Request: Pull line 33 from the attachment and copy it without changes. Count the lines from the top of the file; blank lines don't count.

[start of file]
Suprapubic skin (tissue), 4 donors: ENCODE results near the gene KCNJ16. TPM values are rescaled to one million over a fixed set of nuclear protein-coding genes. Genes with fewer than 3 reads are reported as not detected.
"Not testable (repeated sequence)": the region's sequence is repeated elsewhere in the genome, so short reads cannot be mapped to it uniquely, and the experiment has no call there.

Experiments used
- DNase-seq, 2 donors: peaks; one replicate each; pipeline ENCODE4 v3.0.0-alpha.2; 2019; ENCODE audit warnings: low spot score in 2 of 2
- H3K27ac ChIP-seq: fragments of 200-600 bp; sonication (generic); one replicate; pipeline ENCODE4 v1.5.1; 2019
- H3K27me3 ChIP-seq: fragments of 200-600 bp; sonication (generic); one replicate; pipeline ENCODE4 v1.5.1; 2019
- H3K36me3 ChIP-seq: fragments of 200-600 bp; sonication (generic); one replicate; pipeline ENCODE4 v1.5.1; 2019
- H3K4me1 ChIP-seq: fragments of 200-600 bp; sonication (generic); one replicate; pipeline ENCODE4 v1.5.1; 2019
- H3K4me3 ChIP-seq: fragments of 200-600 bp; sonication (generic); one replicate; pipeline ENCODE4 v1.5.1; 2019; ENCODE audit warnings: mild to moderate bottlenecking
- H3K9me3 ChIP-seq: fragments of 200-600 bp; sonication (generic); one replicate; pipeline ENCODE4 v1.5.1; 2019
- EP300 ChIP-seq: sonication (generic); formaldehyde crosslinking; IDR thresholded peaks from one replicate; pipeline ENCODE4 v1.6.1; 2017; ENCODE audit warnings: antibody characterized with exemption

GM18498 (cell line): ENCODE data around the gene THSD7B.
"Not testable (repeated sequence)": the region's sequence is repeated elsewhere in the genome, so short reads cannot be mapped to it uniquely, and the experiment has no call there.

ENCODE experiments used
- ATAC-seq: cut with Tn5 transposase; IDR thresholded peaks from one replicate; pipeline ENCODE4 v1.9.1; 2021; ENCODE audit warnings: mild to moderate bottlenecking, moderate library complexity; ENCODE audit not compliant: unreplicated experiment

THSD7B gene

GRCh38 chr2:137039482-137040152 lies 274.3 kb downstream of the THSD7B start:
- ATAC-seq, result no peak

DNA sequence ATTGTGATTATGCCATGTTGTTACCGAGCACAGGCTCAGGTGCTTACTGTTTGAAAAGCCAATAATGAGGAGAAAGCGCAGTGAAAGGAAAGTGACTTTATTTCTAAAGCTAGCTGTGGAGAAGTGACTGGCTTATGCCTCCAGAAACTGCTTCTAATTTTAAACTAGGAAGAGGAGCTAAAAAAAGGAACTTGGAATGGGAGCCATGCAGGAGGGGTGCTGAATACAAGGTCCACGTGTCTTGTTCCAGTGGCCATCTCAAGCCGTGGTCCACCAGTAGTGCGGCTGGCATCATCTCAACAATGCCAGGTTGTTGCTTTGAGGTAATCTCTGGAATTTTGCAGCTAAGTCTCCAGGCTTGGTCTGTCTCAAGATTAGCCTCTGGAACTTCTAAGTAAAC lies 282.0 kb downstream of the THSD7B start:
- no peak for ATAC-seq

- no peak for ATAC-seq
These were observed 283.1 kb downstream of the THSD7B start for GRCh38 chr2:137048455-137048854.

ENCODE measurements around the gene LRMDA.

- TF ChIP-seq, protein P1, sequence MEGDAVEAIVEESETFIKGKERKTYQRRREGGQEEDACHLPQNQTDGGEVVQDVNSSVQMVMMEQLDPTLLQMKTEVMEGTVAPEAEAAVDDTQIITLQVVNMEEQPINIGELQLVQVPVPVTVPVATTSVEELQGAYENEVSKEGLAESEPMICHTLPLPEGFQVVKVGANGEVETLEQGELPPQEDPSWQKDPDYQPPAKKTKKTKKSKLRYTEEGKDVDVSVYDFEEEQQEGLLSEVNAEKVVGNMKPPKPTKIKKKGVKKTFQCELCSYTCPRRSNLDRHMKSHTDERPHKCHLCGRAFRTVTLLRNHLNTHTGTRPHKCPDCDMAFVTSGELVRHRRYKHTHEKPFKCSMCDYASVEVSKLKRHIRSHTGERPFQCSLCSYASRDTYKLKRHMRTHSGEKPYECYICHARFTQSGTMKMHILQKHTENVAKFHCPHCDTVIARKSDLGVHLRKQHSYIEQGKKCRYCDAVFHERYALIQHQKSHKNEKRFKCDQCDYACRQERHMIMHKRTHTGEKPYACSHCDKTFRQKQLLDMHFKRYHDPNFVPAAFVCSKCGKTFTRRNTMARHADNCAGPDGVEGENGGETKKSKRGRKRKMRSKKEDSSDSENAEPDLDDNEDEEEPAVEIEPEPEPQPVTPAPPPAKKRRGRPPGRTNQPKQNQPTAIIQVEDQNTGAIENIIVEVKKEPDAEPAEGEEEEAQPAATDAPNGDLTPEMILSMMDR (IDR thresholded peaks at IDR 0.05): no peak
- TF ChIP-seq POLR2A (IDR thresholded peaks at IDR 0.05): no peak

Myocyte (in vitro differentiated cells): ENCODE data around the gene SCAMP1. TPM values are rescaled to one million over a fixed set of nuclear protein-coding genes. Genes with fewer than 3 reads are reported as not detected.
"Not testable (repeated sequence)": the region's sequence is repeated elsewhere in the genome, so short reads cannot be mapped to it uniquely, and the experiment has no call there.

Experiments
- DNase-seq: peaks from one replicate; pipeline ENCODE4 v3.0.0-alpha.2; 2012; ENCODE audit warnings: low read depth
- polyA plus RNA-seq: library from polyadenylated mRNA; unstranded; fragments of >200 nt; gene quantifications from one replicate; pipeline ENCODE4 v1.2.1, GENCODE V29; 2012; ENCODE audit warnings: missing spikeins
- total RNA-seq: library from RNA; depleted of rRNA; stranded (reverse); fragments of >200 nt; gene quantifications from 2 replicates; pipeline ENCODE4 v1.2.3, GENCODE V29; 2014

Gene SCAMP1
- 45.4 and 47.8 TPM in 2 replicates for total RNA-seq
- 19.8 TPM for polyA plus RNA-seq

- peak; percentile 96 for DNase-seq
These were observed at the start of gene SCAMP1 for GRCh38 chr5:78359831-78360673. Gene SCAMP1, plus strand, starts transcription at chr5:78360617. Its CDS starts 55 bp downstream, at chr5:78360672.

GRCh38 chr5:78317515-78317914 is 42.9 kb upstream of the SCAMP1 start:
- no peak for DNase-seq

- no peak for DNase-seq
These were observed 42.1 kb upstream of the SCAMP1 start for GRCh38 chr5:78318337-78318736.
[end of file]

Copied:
- 45.4 and 47.8 TPM in 2 replicates for total RNA-seq